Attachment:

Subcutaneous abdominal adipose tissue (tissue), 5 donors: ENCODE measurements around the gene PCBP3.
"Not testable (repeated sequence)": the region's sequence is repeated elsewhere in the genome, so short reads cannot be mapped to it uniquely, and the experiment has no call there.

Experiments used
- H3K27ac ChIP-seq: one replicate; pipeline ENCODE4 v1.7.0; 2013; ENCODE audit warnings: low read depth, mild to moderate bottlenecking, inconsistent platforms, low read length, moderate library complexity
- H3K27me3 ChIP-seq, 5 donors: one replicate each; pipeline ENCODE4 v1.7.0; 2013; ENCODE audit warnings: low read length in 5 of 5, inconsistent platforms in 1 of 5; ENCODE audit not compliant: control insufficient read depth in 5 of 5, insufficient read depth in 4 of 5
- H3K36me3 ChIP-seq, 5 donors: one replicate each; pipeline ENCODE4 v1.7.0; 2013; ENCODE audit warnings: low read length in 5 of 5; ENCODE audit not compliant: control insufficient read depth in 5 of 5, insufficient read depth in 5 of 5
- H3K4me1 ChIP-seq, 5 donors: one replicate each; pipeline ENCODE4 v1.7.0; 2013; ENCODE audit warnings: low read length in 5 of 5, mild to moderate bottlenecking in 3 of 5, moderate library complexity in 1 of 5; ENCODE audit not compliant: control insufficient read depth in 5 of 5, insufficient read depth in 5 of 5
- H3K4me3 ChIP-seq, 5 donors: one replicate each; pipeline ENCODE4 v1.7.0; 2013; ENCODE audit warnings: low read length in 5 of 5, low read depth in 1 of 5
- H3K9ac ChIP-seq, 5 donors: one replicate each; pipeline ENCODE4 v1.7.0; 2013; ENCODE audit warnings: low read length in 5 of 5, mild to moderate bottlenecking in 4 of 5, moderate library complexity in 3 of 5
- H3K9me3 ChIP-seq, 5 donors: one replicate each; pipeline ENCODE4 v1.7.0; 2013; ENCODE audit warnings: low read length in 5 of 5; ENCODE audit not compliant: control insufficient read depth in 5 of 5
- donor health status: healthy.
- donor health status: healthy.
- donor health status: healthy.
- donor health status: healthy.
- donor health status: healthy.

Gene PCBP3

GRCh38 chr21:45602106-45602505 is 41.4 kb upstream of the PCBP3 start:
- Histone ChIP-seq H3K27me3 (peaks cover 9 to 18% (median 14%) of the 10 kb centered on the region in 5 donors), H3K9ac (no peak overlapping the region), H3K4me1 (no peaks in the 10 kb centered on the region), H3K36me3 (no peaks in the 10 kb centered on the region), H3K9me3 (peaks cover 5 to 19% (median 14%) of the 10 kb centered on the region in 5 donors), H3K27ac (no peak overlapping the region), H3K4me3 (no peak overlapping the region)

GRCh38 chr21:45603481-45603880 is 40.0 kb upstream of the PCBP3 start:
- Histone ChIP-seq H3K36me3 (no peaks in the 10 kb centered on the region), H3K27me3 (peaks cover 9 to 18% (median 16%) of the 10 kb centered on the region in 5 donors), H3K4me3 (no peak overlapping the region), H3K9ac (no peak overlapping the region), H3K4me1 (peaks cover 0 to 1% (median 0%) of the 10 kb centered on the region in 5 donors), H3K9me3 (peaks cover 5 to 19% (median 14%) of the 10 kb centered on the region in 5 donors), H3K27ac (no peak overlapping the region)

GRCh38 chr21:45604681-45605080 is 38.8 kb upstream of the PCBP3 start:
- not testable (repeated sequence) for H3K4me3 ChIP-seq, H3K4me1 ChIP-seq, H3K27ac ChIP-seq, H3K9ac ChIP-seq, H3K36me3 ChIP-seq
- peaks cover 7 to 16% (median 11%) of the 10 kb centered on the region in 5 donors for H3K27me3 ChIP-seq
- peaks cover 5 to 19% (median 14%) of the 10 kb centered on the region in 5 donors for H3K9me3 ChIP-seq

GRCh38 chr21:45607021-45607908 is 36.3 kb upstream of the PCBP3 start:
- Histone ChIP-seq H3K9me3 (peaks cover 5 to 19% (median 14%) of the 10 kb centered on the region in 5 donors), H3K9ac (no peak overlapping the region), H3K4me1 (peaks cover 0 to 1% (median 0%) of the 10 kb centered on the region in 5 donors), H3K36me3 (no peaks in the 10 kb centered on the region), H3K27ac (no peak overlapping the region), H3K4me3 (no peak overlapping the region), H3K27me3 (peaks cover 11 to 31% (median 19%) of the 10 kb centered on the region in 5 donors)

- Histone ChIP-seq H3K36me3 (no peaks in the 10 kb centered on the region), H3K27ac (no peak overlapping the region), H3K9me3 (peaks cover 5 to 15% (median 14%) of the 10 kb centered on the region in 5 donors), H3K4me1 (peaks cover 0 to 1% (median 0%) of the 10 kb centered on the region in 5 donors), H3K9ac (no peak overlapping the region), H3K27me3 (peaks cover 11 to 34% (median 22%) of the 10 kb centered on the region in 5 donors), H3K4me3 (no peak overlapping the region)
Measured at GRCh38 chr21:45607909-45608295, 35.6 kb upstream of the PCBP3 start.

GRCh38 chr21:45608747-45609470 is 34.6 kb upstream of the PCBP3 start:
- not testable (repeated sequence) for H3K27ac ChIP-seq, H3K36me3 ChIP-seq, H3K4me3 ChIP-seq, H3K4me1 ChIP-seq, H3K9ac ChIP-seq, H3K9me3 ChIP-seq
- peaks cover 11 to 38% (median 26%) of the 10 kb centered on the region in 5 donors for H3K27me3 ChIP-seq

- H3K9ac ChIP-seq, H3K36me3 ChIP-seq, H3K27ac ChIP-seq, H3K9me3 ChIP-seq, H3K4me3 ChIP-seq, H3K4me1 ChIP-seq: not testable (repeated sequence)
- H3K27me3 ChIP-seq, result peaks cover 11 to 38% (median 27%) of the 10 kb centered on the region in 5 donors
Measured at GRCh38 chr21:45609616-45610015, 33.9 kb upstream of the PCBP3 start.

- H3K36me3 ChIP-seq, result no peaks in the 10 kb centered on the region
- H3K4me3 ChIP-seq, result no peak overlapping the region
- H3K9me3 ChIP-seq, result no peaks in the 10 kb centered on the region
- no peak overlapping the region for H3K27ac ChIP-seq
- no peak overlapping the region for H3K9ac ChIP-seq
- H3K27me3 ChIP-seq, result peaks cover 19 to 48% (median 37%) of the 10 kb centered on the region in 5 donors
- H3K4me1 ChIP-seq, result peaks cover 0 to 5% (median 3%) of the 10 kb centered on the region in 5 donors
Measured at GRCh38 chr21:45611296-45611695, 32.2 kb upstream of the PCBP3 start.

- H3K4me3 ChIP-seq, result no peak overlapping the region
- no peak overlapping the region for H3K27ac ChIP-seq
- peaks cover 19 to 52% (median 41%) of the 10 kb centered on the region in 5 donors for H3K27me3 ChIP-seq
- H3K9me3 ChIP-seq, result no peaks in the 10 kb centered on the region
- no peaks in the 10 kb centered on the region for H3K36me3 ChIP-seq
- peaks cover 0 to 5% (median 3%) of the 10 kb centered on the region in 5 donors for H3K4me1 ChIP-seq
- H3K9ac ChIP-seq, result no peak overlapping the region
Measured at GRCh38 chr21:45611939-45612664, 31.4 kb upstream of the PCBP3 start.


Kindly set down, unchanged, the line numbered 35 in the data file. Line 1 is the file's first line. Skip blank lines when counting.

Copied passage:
- H3K36me3 ChIP-seq, result no peaks in the 10 kb centered on the region